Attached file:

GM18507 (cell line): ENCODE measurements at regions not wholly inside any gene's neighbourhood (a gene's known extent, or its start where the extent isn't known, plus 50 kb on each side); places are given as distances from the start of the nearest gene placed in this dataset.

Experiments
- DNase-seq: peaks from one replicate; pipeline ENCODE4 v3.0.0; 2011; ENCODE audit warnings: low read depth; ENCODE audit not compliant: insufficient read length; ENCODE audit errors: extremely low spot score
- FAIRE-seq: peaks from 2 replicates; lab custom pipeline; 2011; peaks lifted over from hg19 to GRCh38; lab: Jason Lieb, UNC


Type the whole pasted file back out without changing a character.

GM18507 (cell line): ENCODE measurements at regions not wholly inside any gene's neighbourhood (a gene's known extent, or its start where the extent isn't known, plus 50 kb on each side); places are given as distances from the start of the nearest gene placed in this dataset.

Experiments
- DNase-seq: peaks from one replicate; pipeline ENCODE4 v3.0.0; 2011; ENCODE audit warnings: low read depth; ENCODE audit not compliant: insufficient read length; ENCODE audit errors: extremely low spot score
- FAIRE-seq: peaks from 2 replicates; lab custom pipeline; 2011; peaks lifted over from hg19 to GRCh38; lab: Jason Lieb, UNC